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OUR BLOG

Lifters, Stabilizers and a Sore Back

By Todd Seabaugh | In Blog, Lifting | on May 28, 2020

Our bodies consist of muscles of many types, but breaking it down quite simply, they fall into two categories of what I will call lifters and stabilizers.

We could argue that some are for pressing, some are fast twitch, some slow, etc. Let’s agree that this could go many ways, but for the purpose of this segment, I’m focusing on the muscles of the back used in the weighted squatting and deadlifting. So let’s focus on the muscles in the back along the spine, in particular, the lower back.

From time to time, we get members who complain of a sore back the day after something like deadlifts in the WOD, or DB snatch, or even kettlebell swings, or even rowing. All of these movements recruit muscular exertion that puts the back “in play”.

In this picture of Leeny, notice the maintenance of proper lumbar curve on the rower. Nice…

After any WOD, minor soreness can occur. But excessive soreness in the lower back typically points to poor form. In class, coaches will notice a breakdown in form and make corrections. But when working out at home, there’s no one to see the breakdown and likely, more soreness is being felt.

In layman’s terms, the muscles in the lower back we are focusing on today are primarily to be called upon for stabilization. They are not “lifter muscles”. By this, I mean that the lumbar curve should be maintained from the beginning through the end of movements (like the deadlift, DB Snatch and KB Swing mentioned above). CrossFit St. Louis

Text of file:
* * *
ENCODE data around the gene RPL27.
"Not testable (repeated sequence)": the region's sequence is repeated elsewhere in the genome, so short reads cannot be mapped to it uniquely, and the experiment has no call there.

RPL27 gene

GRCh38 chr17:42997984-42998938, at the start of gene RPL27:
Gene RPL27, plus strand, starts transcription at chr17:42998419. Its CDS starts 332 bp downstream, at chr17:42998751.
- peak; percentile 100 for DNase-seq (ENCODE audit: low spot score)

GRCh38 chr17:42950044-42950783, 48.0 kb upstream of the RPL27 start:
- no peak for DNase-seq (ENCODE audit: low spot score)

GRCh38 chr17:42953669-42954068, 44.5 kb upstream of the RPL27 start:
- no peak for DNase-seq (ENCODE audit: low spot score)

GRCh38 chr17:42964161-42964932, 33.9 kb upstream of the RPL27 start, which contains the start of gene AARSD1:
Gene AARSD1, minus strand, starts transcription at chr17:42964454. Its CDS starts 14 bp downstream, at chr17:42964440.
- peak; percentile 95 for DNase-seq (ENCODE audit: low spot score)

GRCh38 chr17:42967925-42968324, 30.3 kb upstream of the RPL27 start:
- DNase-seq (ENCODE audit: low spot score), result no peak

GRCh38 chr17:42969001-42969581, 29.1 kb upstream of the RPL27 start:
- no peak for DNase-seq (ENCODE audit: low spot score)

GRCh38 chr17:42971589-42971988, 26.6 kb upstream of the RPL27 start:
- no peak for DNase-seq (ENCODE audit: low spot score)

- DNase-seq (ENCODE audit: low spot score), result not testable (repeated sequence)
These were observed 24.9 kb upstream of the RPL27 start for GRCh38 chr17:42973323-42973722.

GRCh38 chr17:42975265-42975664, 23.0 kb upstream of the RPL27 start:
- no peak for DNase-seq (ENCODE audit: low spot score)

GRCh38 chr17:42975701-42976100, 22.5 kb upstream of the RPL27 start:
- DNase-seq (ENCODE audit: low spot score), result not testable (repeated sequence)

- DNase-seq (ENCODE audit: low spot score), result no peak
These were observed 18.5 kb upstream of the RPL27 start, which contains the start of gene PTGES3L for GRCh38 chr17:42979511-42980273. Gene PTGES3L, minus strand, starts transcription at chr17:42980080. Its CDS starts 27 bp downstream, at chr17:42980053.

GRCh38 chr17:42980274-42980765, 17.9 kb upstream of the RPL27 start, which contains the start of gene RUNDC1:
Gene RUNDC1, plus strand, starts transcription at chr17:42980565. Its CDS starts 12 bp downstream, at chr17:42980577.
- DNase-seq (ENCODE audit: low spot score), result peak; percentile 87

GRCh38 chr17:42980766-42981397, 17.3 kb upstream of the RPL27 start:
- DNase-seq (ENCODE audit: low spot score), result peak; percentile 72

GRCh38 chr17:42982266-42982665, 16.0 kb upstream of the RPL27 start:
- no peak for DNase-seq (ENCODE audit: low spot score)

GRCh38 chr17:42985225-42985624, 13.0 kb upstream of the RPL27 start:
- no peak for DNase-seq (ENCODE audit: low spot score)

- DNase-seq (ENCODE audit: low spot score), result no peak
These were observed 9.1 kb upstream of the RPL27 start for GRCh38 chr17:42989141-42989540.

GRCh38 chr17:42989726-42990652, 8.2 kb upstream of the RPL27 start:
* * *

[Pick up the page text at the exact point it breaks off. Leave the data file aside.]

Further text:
When the back is allowed to “Turtle”, it has to be straightened creating a proper lumbar curve at full extension. This straightening departs from the use of lumbar back muscles for stabilization, and calls upon them to be a part of the lift itself. The picture at left is an example of a lost lumbar curve and turtling at the beginning of a deadlift. (Yes, this picture was taken for demonstration purposes. The athlete was not allowed to start the lift from this position.)

This is a great example of “where the sore back comes from”. And beyond a sore back, it can lead to muscle strains that can be almost debilitating for a period of time. As you continue at home workouts until June 15, remain conscious of form, and in my opinion, nowhere is that consciousness more important than in the maintenance of the lumbar curve throughout your workouts.

3-2-1-GO!

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